Jane Brody on Breathing

The Breath Lesson
Miriam Sagan

Color the lungs blue
Because breath
Is a blue ribbon unraveling
From sky to mouth.
This is the lesson of breath:
The meaning of counting to ten
Before touch. Breathless.

I found the article below a welcome reprieve from the continuous refrain of “just put on a mask.” In fact, I am going to get some breath lessons from a professional later this week! As a person with one working lung, I often use breathing techniques–alternate nostril, full exhalation, three part breath, and even Lamaze to create a breath I can be in sync with.
It’s always good to be reminded again that inspiration means to bring air into the body.

Jane Brody: “Doctors who study breathing say that the vast majority of Americans do it inadequately,” James Nestor, author of a new book, “Breath: The New Science of a Lost Art,” wrote recently in The Wall Street Journal. “How we breathe matters,” he said, “and our attention to it is long overdue.”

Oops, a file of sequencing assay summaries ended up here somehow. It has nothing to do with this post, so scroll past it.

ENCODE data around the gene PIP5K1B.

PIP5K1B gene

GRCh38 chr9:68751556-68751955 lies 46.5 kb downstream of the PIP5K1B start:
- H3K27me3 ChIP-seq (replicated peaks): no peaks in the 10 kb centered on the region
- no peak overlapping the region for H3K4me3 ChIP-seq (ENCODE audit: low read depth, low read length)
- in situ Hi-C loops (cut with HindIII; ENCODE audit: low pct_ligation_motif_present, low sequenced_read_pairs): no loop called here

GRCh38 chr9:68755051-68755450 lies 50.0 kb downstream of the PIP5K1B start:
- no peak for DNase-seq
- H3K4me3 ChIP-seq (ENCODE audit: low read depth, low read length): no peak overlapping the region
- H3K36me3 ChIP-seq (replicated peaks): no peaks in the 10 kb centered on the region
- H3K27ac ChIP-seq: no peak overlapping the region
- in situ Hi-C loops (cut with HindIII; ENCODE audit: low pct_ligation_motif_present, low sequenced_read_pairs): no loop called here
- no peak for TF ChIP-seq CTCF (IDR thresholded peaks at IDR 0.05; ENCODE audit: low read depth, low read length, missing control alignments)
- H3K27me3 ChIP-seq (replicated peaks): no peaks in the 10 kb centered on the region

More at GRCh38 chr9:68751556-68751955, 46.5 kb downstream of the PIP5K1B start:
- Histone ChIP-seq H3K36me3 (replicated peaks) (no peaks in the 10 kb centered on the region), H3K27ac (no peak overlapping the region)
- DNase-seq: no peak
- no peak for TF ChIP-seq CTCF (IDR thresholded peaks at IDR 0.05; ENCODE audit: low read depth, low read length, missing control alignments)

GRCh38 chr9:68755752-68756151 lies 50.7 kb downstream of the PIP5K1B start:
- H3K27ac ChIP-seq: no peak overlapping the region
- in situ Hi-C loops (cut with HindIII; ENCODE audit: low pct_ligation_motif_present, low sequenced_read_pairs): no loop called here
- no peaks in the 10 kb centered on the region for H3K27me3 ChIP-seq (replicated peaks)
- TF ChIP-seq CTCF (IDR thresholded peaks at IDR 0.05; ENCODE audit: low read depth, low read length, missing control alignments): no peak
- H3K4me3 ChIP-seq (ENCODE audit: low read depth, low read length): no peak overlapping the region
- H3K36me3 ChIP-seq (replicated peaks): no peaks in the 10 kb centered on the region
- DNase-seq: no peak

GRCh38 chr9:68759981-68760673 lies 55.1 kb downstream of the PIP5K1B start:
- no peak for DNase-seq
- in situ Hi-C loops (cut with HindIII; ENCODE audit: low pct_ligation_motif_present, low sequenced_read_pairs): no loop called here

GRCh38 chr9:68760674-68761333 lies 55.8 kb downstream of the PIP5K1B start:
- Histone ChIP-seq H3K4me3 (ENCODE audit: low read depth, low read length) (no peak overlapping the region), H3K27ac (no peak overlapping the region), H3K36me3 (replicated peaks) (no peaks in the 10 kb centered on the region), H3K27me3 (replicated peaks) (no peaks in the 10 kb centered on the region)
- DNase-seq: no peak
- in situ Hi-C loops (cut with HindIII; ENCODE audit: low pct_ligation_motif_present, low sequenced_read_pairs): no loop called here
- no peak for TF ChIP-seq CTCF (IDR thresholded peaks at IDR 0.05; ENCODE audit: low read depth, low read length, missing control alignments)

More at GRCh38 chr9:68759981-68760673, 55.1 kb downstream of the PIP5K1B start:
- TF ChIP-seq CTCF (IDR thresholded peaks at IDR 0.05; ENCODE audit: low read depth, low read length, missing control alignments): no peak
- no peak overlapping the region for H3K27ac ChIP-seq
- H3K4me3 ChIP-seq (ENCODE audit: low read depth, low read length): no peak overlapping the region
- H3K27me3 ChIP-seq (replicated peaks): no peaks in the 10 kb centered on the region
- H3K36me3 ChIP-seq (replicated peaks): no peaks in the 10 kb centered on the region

For example, Mr. Nestor noted, “nose breathing is better than mouth breathing” because it’s protective; the nose filters, heats and treats raw air. “Inhaling through the nose stimulates the release of hormones and nitric oxide, which helps to regulate vital functions like blood pressure and increase oxygenation throughout the body,” Mr. Nestor said in an email.

Given that most of us take about 25,000 breaths a day and breathing properly is critical to how well our bodies function, we should try to get the most benefit we can from this life-sustaining activity, with or without a mask.